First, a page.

The director's obsession with sex and youthful people behaving badly is always present. As is almost expected by this point, the movie opens with shots of the protagonists laying in bed, the camera leering at their nude bodies. The sex lives of Adam and Miguel takes up most of the film, the run time filled with countless scenes of graphic, sweaty coupling. Clark makes sure to include plenty of full frontal nudity of both genders as well.
At his most excessive, Clark's films do not feature the most likable characters. “Marfa Girl” did a little better in that regard. Sadly, the director backtracks hard with the sequel. Adam has developed into a prick and a slacker. There are several long sequences of him arguing with Inez, the two screaming profanity at each other. The teenager of the last movie has grown into an obnoxious adult, his face now speckle with ugly acne and a wispy mustache. Instead of taking care of his damn kids, he'd rather skateboard, fuck, and hang around his house. There are other scenes of profane arguing in the film, Miguel casually hitting Donna when she annoys him and attempts to flee. This behavior does not endear the cast to the audience.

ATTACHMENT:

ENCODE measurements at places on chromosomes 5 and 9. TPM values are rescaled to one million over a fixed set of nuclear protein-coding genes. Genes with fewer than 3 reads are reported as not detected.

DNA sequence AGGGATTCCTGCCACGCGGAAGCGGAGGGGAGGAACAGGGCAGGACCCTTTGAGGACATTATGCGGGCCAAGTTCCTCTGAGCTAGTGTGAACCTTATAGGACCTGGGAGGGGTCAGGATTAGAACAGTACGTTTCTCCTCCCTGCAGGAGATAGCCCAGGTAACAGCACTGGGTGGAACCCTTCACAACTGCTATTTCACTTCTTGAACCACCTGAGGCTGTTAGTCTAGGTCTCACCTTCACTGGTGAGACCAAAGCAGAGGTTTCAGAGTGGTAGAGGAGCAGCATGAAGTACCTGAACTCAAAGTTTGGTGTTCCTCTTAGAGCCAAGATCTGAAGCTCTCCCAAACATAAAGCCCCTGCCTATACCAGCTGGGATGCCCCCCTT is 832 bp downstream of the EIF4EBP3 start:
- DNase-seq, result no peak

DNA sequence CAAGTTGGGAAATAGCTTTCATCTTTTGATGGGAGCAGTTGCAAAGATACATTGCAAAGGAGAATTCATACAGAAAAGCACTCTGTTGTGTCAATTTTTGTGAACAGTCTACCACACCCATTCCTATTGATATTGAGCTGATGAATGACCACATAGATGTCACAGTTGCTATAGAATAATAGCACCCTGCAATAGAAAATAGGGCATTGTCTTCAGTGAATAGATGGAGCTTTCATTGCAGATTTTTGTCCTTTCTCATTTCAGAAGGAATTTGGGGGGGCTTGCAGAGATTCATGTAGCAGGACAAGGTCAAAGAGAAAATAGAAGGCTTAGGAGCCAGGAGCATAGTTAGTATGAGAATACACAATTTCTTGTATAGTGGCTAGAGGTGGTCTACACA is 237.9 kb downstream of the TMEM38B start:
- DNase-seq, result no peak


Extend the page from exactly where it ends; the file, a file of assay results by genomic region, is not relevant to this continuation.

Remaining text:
Usually, Clark's movies are about teens heading down paths of self-destruction, their excessive behavior destroying their sense of self and sometimes their lives. There's a lot of that behavior in “Marfa Girl 2,” of course. However, the film does seem to be about Adam slowly getting on the path towards maturity. At his mother's insistence, he gets a job as a bricklayer. He finds the work tedious and backbreaking but does it anyway. The boy faces the consequences of his actions throughout the film. After ignoring and mistreating Inez, she leaves him for Miguel. By the end, it seems this boy might finally be turning into a man.
The first “Marfa Girl” was characterized by making its titular location as much of a character as any of the cast members. The sequel pulls back from this. There's only one sequence that really pays attention to the town, when Clark flashes over the neighborhood in fast-motion. Otherwise, his camera is focused on the nude bodies of the cast. In intimate scenes that are frequently shot with handheld cameras, we see the actors go about their days. Hanging around their homes and, of course, having lots of sweaty sex. This adds to the sense of gritty naturalism that has been Clark's trademark from his earliest movies. If nothing else, the aimless scenes of Adam wandering a train yard or Miguel playing guitar at a party give you an idea of what life in Marfa may be like.